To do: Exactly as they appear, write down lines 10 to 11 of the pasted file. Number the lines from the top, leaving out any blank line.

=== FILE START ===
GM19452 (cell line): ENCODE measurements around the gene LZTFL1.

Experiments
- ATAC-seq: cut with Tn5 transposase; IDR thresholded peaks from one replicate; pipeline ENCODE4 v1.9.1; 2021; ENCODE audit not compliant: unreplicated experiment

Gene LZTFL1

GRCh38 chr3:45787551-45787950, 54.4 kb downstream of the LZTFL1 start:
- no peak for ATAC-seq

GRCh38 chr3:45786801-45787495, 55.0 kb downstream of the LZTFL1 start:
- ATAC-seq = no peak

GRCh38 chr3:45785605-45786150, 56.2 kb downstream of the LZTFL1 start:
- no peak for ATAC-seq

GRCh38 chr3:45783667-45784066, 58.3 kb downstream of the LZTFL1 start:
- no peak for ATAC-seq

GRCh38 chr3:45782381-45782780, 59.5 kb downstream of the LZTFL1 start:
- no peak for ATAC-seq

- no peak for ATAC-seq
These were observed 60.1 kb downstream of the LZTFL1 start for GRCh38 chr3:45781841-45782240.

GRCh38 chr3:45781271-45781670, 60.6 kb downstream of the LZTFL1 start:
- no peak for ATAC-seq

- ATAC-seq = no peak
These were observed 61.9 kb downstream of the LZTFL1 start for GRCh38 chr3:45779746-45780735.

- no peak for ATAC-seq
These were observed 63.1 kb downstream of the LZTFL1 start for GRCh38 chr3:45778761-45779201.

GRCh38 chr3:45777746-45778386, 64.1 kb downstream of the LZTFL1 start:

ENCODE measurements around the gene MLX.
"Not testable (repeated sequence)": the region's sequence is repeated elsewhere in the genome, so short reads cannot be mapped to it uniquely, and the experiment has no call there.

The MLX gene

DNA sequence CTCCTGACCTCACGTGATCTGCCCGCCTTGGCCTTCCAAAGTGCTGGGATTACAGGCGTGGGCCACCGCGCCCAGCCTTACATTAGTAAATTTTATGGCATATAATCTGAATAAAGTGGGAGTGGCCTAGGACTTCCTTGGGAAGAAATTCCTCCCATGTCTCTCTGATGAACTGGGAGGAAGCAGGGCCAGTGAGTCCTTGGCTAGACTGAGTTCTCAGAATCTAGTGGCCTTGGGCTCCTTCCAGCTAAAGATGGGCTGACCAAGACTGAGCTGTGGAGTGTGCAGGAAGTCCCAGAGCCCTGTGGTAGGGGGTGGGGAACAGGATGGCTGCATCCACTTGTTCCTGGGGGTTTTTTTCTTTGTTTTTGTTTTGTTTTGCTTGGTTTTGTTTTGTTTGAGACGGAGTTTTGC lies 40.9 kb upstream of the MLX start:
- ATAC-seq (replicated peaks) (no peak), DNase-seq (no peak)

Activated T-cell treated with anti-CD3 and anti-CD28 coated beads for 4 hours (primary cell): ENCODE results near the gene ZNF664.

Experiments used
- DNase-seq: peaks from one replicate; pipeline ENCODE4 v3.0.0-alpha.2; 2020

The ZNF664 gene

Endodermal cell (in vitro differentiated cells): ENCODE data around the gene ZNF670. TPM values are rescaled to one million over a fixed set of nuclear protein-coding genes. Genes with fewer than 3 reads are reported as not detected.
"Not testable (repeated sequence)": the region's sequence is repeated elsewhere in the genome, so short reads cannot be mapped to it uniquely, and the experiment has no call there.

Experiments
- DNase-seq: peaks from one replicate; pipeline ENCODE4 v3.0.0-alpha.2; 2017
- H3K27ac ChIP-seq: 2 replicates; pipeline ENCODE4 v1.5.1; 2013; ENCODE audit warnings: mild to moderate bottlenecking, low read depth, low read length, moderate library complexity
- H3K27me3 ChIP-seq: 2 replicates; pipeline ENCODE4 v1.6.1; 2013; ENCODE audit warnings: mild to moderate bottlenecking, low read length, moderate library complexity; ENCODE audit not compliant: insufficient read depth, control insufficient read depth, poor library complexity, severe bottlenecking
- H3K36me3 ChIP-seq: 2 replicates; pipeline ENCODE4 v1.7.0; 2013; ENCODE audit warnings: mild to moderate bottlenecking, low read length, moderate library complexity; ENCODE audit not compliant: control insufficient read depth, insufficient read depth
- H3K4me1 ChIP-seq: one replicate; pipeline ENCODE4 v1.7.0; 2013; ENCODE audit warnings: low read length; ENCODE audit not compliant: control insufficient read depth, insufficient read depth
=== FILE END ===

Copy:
- no peak for ATAC-seq

GRCh38 chr3:45783667-45784066, 58.3 kb downstream of the LZTFL1 start: